What happens when you put together an upscale golf resort, 50 years of Bonneville Streamliners, the first Brough Superior SS100, a new all-electric racebike, a three-star lunch, Eddie Lawson, Doug Polen and a horde of enthusiasts? You get The Quail Motorcycle Gathering.
An eclectic display of the exotic, the classic and the brand new were arrayed in the large green space, ringed with pavilions advertising the Why We Ride documentary and other vendors.
The Quail show always features something never seen before in public, and this year it was several somethings. The 218mph Lightning electric Superbike was given its first outing. With a cruising range of 180 miles and piles of torque, it promises to be the first truly fast production electric bike. A 1925 Brough Superior SS100, the first one built, was last seen 50 years ago, and the Bonneville streamliners from the last 50 years on display had never been in one place before.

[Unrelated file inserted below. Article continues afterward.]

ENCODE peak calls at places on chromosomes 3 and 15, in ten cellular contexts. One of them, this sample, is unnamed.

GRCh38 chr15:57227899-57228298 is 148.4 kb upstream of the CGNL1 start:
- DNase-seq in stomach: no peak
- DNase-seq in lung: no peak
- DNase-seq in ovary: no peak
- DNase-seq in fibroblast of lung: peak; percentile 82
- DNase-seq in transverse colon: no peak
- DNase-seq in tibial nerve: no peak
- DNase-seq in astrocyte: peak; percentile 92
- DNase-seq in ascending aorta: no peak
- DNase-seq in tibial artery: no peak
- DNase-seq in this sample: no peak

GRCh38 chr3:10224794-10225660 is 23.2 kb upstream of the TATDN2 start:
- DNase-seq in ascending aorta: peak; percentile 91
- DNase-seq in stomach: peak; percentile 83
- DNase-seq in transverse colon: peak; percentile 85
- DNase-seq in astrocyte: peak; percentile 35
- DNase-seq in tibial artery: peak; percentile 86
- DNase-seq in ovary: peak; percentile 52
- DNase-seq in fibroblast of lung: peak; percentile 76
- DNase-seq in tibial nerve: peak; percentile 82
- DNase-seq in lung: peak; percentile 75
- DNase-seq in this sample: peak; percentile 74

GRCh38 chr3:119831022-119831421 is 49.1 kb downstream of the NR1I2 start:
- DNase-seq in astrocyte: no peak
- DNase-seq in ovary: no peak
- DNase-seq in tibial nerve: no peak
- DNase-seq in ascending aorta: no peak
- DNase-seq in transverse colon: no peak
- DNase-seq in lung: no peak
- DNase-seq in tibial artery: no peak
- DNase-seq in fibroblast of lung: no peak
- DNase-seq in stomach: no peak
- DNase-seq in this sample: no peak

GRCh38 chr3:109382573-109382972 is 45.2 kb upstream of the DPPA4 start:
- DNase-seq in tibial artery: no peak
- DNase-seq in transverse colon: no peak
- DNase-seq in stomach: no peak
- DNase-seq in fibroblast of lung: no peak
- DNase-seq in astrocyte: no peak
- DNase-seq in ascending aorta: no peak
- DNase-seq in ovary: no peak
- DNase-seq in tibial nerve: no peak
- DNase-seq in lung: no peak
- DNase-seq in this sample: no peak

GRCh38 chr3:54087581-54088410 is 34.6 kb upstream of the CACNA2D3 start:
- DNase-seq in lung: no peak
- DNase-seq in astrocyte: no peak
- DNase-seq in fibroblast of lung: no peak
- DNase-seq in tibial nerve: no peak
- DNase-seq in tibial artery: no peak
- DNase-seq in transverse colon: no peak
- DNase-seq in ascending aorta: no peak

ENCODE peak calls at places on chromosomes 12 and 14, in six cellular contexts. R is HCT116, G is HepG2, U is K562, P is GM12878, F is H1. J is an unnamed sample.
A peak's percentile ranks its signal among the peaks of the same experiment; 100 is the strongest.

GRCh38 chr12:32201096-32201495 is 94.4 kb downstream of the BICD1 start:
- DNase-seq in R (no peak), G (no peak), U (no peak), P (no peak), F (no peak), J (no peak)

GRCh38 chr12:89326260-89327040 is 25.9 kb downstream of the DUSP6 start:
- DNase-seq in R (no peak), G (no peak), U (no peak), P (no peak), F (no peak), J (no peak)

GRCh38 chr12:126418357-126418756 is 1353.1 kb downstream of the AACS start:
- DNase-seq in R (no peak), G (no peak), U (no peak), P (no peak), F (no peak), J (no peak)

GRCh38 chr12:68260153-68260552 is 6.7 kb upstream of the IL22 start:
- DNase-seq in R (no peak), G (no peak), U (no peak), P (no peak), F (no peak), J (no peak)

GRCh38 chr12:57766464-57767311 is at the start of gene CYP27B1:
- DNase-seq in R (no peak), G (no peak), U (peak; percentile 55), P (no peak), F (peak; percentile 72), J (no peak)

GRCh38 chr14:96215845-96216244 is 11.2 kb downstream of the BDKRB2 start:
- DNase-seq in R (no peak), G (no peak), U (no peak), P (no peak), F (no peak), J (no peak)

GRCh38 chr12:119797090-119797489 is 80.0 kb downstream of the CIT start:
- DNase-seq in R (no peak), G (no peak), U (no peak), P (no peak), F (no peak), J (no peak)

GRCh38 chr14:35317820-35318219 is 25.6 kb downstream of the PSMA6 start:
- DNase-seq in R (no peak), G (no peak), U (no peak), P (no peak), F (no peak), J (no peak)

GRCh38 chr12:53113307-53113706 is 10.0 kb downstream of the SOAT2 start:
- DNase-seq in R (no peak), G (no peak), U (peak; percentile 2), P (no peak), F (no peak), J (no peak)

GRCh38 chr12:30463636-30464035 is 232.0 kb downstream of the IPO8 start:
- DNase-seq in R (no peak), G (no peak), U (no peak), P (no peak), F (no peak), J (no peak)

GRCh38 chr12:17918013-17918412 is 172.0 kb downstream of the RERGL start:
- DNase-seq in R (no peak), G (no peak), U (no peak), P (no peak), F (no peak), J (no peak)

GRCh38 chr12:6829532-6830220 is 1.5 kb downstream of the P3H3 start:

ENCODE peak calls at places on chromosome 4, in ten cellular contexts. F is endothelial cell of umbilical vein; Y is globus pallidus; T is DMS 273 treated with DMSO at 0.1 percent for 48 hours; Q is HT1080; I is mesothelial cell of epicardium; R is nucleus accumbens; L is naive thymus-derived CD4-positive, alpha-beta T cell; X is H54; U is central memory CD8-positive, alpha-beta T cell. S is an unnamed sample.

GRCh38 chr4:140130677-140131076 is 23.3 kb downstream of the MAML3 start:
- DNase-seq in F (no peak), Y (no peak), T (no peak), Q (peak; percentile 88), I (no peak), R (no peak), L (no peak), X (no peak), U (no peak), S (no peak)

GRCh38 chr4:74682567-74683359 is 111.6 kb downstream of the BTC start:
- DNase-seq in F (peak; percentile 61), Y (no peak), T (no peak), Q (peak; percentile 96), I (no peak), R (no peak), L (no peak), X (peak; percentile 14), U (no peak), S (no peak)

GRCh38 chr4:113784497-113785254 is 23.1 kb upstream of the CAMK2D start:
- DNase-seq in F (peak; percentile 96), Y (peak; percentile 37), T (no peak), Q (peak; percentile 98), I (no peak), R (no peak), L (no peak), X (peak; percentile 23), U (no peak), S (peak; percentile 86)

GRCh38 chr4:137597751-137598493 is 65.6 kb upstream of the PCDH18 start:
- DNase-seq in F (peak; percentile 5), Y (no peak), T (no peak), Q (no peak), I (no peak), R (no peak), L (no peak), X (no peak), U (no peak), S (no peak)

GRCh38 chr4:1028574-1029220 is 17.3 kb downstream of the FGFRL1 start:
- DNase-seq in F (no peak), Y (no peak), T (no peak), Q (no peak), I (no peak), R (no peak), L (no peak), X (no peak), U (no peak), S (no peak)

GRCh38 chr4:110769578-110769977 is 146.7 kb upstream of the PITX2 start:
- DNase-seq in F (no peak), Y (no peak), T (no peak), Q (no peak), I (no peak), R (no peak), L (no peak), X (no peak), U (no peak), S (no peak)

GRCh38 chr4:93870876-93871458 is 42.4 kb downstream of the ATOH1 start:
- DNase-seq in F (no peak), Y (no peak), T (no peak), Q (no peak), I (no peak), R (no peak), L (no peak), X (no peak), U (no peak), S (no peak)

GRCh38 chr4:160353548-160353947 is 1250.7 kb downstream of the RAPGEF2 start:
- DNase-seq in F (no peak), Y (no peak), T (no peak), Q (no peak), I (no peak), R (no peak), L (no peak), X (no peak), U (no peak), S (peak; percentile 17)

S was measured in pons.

Not all of the bikes on display were one of a kind. Affordable Japanese and single-cylinder Italian machines from the Sixties and Seventies parked near Triumph Bonnevilles and Norton Commandos, all scrubbed and sparkling. Best of Show went to Gene Brown and his 1932 Vincent HRD Python Sport, while Trace St. Germain received the Japanese 2nd Place award for his 1981 Suzuki GS1100EX.
Most bikes on display do run, and a group of 100 riders toured the Monterey Peninsula the day before on many of the bikes in the show, starting with a lap around Laguna Seca.
Quail will return next year, and it’s definitely worth the $65 admission, which includes that three-star lunch, served on real plates with cloth napkins and silverware. More info at The Peninsula. MC